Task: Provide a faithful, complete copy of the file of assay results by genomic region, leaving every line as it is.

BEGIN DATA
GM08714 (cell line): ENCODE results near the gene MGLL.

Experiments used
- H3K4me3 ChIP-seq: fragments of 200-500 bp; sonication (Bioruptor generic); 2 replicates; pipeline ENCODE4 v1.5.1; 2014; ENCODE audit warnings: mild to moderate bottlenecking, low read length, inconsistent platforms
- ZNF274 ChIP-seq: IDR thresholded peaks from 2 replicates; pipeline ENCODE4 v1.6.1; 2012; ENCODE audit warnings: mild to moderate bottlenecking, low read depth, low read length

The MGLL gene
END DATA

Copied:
GM08714 (cell line): ENCODE results near the gene MGLL.

Experiments used
- H3K4me3 ChIP-seq: fragments of 200-500 bp; sonication (Bioruptor generic); 2 replicates; pipeline ENCODE4 v1.5.1; 2014; ENCODE audit warnings: mild to moderate bottlenecking, low read length, inconsistent platforms
- ZNF274 ChIP-seq: IDR thresholded peaks from 2 replicates; pipeline ENCODE4 v1.6.1; 2012; ENCODE audit warnings: mild to moderate bottlenecking, low read depth, low read length

The MGLL gene